Essays: Kiley Brandt, Nick Butcher & Nadine Nakanishi
Editor: Mairead Case
Design: Sonnenzimmer 
Illustration and images: Kiley Brandt, Nick Butcher, and Nadine Nakanishi 
Date: 2022
Edition: 100
Page count: 44
Size: 6 x 9 inches
Catalog number: SZ042 

[ ID: Photographic documentation of a book cover. The cover features the words Three Sides of a Line and lists the authors Sonnenzimmer and Kiley Brandt. The cover design shows the authors each blowing up a black balloon, which is obscuring their faces. A grassy meadow is also pictured.  ]

Watch the recorded performance here.


Sonnenzimmer and Kiley Brandt in conversation

We met artist, Kiley Brandt, at an intake meeting with Florida State University Art Department faculty where we discussed possible avenues for our commissioned performance. When we posed collaborating with staff members in attendance, Kiley quickly shot up her hand and her enthusiasm only grew from there. We were quickly enamored by her fearless, exploratory, and poetic approach. Because of her trust and commitment to expression, we made something deeply special together (practically as strangers). With the project wrapped up, we’re happy to call Kiley a friend. Post-performance, post-book, we took the opportunity to chat with Kiley about how this project is percolating through her current thoughts.  

SZ: Can you introduce yourself in short, and share what’s on your mind these days?

KB: I’m a video artist originally from North Carolina. I’ve been on a research journey regarding interracial adoption, immigration, and border policy. A lot of my work uses poetry and created landscapes. Language has been particularly on my mind, especially the language that makes up a document, or the colder more formal language that serves as the basis for identity. Information, stored, catalogued, and recorded.

SZ: Getting to know you and your work through this collaboration, it’s been interesting for us to connect your contributions and insights on Three Sides of a Line to your past work. Hometown (After Kasandra Spence) and the idea of “Walmart as a state of mind” feel very in tune with exploring the creative potential of discussing block holes in the Zoom space. Or the exploration of multiplicity in Crops I Never Planted and its relation to identity. I wonder how the experience of making Three Sides of a Line might spill over into new projects and what you are thinking about next.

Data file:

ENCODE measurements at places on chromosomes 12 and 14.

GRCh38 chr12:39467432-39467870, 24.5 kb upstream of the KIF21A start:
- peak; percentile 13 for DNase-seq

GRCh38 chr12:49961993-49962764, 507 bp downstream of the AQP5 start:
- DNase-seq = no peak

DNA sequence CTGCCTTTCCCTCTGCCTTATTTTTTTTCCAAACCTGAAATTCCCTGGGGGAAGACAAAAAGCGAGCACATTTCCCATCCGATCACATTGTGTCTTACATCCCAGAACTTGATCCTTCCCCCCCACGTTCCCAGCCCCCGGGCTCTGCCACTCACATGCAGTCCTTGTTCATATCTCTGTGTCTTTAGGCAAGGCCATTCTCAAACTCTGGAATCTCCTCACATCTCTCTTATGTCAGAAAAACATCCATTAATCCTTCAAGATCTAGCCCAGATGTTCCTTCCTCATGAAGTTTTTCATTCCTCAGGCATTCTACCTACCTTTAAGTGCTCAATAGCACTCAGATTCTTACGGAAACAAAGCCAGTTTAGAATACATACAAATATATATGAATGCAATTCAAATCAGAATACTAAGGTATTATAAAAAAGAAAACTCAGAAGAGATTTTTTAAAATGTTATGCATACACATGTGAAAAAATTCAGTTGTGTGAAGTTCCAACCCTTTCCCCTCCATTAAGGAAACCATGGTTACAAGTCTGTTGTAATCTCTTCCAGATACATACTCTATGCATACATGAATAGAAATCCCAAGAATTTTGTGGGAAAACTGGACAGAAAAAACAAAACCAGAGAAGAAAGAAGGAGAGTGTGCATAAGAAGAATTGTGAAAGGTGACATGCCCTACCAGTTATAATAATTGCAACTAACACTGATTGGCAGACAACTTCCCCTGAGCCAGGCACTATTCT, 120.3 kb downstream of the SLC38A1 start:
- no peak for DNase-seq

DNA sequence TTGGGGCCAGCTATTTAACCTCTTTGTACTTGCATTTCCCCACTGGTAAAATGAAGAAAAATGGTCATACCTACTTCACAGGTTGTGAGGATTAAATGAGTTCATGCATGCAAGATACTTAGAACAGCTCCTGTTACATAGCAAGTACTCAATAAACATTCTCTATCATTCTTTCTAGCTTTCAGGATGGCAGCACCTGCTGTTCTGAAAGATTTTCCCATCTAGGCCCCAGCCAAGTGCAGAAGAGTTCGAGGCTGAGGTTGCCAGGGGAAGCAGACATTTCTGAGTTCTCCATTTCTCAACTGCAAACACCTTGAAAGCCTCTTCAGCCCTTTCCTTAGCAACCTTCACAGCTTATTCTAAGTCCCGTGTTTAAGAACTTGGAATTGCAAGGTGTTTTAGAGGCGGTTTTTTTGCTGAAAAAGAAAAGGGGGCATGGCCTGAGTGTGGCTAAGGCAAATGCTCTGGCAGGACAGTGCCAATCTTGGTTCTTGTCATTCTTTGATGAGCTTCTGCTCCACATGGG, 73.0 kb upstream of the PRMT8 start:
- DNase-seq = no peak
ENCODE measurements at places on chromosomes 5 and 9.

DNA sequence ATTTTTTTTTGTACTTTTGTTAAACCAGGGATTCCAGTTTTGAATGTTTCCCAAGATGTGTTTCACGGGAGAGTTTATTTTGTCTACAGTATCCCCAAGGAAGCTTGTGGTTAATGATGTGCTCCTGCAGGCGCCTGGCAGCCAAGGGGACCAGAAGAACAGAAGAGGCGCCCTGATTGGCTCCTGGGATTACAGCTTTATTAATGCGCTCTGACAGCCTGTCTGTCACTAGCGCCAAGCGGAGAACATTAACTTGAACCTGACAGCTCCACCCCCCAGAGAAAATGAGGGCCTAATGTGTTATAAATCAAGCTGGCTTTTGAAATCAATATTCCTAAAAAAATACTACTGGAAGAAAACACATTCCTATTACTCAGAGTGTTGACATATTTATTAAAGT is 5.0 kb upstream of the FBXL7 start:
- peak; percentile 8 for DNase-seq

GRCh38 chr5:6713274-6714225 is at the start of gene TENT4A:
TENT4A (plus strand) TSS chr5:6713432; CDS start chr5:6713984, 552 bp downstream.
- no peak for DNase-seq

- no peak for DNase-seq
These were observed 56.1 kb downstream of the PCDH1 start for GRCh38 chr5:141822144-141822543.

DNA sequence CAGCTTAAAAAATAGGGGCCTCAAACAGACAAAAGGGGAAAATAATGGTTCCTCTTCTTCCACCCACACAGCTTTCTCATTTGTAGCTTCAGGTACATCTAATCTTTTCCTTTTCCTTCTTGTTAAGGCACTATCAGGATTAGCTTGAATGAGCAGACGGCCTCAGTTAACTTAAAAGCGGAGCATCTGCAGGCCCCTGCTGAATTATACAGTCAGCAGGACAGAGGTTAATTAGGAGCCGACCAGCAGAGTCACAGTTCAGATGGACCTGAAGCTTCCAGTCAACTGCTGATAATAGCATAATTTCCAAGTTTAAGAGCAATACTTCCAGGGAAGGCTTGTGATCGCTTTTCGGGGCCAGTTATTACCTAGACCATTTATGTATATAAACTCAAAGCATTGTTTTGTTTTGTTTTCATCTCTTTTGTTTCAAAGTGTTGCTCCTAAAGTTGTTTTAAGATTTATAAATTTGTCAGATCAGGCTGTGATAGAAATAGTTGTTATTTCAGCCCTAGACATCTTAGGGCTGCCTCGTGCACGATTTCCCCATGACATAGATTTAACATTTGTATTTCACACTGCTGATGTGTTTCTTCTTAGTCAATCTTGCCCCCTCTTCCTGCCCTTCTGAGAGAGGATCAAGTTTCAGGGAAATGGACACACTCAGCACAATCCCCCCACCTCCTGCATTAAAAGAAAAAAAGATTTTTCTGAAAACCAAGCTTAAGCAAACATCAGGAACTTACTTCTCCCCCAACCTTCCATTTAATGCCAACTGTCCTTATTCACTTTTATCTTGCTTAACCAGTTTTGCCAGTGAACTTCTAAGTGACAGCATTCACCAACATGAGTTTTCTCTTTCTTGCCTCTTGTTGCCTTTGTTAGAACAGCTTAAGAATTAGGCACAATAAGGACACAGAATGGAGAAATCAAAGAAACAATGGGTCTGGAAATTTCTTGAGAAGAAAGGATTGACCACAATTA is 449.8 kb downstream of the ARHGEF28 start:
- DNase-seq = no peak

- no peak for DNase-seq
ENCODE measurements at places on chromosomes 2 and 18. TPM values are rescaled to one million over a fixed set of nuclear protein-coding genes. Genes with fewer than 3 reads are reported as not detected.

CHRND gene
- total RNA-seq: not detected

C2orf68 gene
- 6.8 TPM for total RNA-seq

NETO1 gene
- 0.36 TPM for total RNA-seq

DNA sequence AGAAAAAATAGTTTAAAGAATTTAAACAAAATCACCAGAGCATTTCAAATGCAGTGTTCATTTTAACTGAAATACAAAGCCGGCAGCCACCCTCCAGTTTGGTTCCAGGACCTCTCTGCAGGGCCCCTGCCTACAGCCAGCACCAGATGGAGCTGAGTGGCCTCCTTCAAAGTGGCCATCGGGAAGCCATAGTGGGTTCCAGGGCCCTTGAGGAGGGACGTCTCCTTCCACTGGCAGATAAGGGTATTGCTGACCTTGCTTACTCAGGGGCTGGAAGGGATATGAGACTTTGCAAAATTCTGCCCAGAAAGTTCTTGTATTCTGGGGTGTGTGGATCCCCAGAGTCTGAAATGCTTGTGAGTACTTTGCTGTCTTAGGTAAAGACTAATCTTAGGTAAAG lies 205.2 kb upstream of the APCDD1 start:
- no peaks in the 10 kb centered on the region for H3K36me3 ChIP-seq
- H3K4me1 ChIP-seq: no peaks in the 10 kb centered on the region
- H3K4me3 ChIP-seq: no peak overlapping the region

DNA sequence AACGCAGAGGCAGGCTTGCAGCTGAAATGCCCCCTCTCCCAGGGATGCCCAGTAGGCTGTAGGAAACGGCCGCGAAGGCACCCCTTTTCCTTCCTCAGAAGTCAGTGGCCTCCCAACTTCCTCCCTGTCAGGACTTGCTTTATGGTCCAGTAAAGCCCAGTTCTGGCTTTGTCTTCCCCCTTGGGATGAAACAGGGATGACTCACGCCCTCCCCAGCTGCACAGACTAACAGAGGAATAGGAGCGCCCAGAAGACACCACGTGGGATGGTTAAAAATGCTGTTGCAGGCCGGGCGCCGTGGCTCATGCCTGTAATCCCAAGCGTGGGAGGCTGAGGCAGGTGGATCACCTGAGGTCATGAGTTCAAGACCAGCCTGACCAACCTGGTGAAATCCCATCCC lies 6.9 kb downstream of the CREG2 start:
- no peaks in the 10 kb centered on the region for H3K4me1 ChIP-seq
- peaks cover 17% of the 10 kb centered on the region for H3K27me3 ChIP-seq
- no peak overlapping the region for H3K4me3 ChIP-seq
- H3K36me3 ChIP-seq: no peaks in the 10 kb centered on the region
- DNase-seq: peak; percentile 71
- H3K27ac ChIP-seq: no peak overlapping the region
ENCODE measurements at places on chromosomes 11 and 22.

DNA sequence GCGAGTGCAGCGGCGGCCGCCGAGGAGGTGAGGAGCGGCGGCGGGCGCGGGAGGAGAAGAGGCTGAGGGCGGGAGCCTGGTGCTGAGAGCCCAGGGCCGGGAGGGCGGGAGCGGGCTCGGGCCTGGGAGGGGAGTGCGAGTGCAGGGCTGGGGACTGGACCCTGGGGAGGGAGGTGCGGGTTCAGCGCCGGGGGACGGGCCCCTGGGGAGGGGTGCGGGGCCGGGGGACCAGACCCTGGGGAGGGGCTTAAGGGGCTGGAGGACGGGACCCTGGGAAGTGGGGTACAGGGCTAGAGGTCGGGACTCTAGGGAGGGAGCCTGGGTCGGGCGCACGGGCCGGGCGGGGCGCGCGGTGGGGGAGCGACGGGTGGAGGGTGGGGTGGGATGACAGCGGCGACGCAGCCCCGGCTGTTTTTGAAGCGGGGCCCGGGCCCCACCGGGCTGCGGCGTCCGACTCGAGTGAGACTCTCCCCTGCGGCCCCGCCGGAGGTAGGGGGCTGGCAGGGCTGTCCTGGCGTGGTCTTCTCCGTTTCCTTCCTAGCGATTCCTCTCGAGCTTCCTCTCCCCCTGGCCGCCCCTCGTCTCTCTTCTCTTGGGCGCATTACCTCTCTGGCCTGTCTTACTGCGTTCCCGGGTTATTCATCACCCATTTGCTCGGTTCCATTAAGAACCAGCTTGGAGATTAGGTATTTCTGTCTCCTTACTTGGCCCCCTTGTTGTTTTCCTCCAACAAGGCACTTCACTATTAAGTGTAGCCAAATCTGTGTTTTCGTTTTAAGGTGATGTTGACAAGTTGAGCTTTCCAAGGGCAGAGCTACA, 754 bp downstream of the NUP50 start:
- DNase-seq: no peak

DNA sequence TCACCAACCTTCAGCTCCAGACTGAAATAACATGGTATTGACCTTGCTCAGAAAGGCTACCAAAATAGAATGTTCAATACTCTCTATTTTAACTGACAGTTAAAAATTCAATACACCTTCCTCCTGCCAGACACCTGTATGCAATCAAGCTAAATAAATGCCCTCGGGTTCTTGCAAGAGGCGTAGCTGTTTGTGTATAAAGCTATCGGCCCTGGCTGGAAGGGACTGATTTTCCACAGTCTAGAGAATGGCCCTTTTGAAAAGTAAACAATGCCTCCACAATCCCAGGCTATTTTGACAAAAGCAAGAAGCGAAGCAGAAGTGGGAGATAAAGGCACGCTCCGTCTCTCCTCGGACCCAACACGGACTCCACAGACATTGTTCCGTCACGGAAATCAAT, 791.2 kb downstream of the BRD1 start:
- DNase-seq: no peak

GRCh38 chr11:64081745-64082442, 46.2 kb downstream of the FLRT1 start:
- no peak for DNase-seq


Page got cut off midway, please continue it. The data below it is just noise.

KB: Three Sides of a Line has been an amazingly fresh perspective on how to approach my creative work. Before this project, I felt stuck navigating a balance of personal and private. My work is really intimate, and it can be draining to pour myself into something so publicly. This project really helped me visualize and practice asking questions and experimenting with making. Small things build up, patterns emerge in the way that I make. I’m working currently on a project that explores the connections people try to make while interpreting satellite images. Zooming in and out of images of our homes on Google Earth and placing ourselves in time and place- what is it like to start to visualize home in this manner? This is the kind of digital vocabulary we must be ready for. Not only are we reflections on a screen, but also dots on a GPS.

SZ: Your use of video is specific, it feels like a place where text, sound, and image merge into a single entity, in which no part can be removed. It is a single succinct medium for you, it seems. How did you find yourself working in video and what was your creative output like before you found your way to this place?

KB: I used to draw, but as soon as I started delving into this personal reality, drawing wasn’t enough. It was too removed from what I wanted to show: the documents hidden under staircases, the forms I filled out, and the secondhand stories that made up my identity. Someone recently asked me if the poetry I wrote was a more abstract version of the videos I make because I usually start by writing. The reality is I’m not sure — I don’t want them to compete, the words and video but I'm still working on a balance. Funnily enough, I did start drawing again. There’s something sweeter in the act I think- looking at printmakers working on similar subjects I feel they capture an ambiguity that I’m still after.

I still want people to be uncertain. It should be a place people don’t retreat from — it should inspire curiosity, and empathy. Uncertainty is part of the space I’ve occupied most of my life and I’m ready to explore it not as a transitory space but as a permanent one. I think it’s important for people to think this way, especially in our current world. In-between-ness, migration — these are all issues that may soon become part of the way we all think and operate.

Give Kiley a follow @kiley.brandt and also check out her website at

Video Screen Still

Three Sides of a Line performance documentation.

[ ID: A screenshot of three people arranged in a 2 x 2 grid. Each person is shown from the chest up and is partially obscuring their face with a black square with face-like features. The background of each person is bright yellow. The fourth quadrant is occupied by a digital image of a yellow square with face-like features against a black background. ]